center in Cincinnati. He was there as part of a work experience program GE had for students. He had written a Fortran program to enable members of the Moonwatch program to track satellites. I helped him get it running (very little help needed)on the IBM7090 (or 704) at the center.

We have exchanged a few messages over the years and I have been keeping up on his work. I was quite startled to hear of his death.

He will be much missed by many people.

Doneley Watson
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125 Posts

Posted - 14 Jan 2009 :  09:37:12  Show Profile  Reply with Quote
Although not registered in the message board, I have followed Tom's work for years and now I have only registered to give my condolences to his family. I am very saddened by the death of Tom. A great man is gone. I have no doubt that their work will be recognized in the future. Again, my sincere condolences to his entire family.

Ricardo Alcafuz
MSc. Meteorology and Climatology
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160 Posts

Posted - 14 Jan 2009 :  14:10:14  Show Profile  Reply with Quote
I first encountered Toms work in the pushing gravity book. Later on, from biographical material, I discovered the Meta Research site. Upon joining Meta, I started by reading his dark matter, missing planets, new comets book. Im easily impressed and told him it equals in quality the University of Chicago Great Books. I expected Tom to be consumed with his projects and ideas and possibly be aloof. But when I posted perspectives on gravity and space on Meta, Tom was always there to respond. He subsequently supported my attempt to present at CCC2 and encouraged my gravitational redshift idea. I was surprised what a down to earth person he is. Great people can amaze you.

Fortunately, Tom provided important energy to the topics of pushing gravity and conquering the big bang nonsense. In addition to great thoughts he provided ongoing creations such as Meta Research. His leadership will be missed.

Paul Schroeder

paul schroeder
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United Kingdom
127 Posts

Posted - 14 Jan 2009 :  21:21:15  Show Profile  Reply with Quote
Sadness. Great sadness.

Ian Farnworth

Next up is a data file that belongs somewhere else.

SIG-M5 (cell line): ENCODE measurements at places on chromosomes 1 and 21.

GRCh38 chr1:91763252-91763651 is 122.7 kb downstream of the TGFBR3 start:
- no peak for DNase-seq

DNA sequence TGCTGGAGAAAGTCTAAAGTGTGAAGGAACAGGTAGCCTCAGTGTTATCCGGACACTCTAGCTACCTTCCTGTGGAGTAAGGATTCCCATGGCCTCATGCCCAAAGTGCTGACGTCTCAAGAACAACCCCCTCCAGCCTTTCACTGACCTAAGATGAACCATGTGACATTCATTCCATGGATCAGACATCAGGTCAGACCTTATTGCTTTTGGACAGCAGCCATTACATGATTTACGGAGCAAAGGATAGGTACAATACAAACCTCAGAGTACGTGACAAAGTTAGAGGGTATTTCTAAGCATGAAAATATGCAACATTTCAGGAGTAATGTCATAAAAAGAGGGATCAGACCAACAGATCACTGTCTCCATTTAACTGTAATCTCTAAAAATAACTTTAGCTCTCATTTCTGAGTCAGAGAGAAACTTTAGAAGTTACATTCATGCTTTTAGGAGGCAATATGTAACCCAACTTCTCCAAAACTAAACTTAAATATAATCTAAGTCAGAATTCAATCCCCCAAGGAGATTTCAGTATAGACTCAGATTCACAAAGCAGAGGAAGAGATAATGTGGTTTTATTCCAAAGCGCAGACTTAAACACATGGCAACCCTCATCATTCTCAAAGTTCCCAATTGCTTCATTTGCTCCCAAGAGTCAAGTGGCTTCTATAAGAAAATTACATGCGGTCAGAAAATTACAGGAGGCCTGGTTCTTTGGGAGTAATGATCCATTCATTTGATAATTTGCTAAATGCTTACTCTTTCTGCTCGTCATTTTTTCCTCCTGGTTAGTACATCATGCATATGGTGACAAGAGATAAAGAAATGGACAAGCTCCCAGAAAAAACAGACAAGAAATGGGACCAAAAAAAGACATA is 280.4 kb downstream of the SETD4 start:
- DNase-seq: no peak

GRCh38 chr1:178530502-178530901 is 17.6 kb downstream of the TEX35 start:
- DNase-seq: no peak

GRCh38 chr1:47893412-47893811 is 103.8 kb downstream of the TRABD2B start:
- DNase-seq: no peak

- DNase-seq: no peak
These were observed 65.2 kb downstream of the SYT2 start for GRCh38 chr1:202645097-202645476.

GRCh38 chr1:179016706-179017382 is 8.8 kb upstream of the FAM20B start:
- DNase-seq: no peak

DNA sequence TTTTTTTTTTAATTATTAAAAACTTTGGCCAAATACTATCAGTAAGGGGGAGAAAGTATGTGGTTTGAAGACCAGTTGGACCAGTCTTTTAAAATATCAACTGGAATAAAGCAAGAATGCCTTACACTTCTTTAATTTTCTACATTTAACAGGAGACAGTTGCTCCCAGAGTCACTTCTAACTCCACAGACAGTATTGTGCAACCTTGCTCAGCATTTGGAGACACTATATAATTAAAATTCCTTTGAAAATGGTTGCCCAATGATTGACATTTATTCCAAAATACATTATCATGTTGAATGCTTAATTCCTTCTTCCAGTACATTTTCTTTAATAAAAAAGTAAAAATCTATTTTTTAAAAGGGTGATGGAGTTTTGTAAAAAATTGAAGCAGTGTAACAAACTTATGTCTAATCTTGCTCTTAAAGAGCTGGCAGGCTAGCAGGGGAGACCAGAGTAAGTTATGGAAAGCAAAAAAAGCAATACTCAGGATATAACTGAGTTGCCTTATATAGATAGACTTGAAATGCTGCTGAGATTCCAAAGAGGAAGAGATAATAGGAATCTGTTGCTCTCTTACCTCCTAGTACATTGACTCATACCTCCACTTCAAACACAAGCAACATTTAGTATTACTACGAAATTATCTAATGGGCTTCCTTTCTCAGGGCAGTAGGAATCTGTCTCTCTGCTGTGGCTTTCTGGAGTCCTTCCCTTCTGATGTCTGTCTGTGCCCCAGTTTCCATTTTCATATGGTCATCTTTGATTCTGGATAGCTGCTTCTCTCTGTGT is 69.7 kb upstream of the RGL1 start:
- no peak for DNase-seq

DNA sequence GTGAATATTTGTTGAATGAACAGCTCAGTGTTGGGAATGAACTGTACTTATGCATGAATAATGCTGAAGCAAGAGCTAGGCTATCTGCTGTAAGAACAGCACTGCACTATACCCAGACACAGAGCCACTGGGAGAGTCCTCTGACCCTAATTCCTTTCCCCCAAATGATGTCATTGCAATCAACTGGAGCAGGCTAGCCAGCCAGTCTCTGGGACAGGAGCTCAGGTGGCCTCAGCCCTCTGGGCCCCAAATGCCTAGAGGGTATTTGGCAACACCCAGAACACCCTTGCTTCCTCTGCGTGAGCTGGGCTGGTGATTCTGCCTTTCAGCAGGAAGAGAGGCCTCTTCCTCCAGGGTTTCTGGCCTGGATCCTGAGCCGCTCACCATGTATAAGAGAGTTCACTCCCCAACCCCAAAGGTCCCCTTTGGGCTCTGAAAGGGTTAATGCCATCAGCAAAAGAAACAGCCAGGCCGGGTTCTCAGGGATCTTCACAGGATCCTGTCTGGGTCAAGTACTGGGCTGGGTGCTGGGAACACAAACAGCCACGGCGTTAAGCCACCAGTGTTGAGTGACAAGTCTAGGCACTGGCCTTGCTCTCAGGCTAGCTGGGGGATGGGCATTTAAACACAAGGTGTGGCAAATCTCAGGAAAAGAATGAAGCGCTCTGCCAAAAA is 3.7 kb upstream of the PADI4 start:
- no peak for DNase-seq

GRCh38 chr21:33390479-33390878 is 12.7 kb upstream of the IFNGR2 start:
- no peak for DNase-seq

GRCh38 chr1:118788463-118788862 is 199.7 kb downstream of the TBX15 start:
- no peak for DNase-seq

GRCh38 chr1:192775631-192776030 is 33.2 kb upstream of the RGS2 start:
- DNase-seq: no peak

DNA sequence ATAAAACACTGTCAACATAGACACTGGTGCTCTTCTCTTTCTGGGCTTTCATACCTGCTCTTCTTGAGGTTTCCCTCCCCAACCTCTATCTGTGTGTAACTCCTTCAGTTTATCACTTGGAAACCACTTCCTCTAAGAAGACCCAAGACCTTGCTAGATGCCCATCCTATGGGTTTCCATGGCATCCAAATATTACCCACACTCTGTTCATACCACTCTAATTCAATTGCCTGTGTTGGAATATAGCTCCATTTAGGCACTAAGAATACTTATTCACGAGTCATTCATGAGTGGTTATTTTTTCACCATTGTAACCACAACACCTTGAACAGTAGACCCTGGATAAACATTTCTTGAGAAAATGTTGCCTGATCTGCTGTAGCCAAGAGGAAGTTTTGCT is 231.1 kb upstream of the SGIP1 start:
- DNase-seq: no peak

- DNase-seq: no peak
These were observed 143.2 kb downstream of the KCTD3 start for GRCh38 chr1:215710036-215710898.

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144 Posts

Posted - 15 Jan 2009 :  02:57:23  Show Profile  Visit davidjinks's Homepage  Reply with Quote
My God. It was so fast. It's unbelievable he's gone.

My only solace is that I have faith Tom finally knows some of the answers to the Big Questions. That is comforting.

For those of us still here, well...there are few words to express our feelings of loss.

To the Van Flandern family: you have my deepest sympathies. Even in this time of sorrow, you surely realize how lucky you were to share a life with a special, gentle, friendly, yet fiercely independent man like Tom.

Today, let's revel in Tom's contributions to science and the seeds of inquiry he planted. Though it's uncertain who will possibly take up his fight, for now it's a question better left for future consideration.
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Leo Vuyk

323 Posts

Posted - 15 Jan 2009 :  07:26:41  Show Profile  Visit Leo Vuyk's Homepage  Reply with Quote
My condolences and sympathy to Tom's family.
A great man with great ideas and a flexible mind able to think out of the box is gone.
He will be much missed by many people.
With sorrow for our loss.

Leo Vuyk.
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Karim Khaidarov

126 Posts

Posted - 15 Jan 2009 :  07:26:44  Show Profile  Visit Karim Khaidarov's Homepage  Reply with Quote
We have lost the prominent researcher, independent thinker and good friend...

With sincere condolences,
Karim Khaidarov,
Bourabai Research,

Two things fill the mind with ever new and increasing wonder and awe, the more often and the more seriously reflection concentrates upon them, the starry heaven above me, and the moral law within me. - Immanuel Kant
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Matt Edwards

125 Posts

Posted - 16 Jan 2009 :  14:48:19  Show Profile  Reply with Quote
I was totally shocked when I heard the news. What a loss to science. I got to know Tom when I was working on the book "Pushing Gravity". From the start, Tom was enthusiastic and very helpful. His thoughtful, reliable participation really had a reassuring effect on this jittery editor. After the book came out Tom was also instrumental in making it well-known. Now a lot of people have heard about PG, thanks to him. In later years I had many interesting conversations with Tom about numerous topics. I never had a chance to meet Tom in person. I offer my condolences to his family and friends.

Matt Edwards
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125 Posts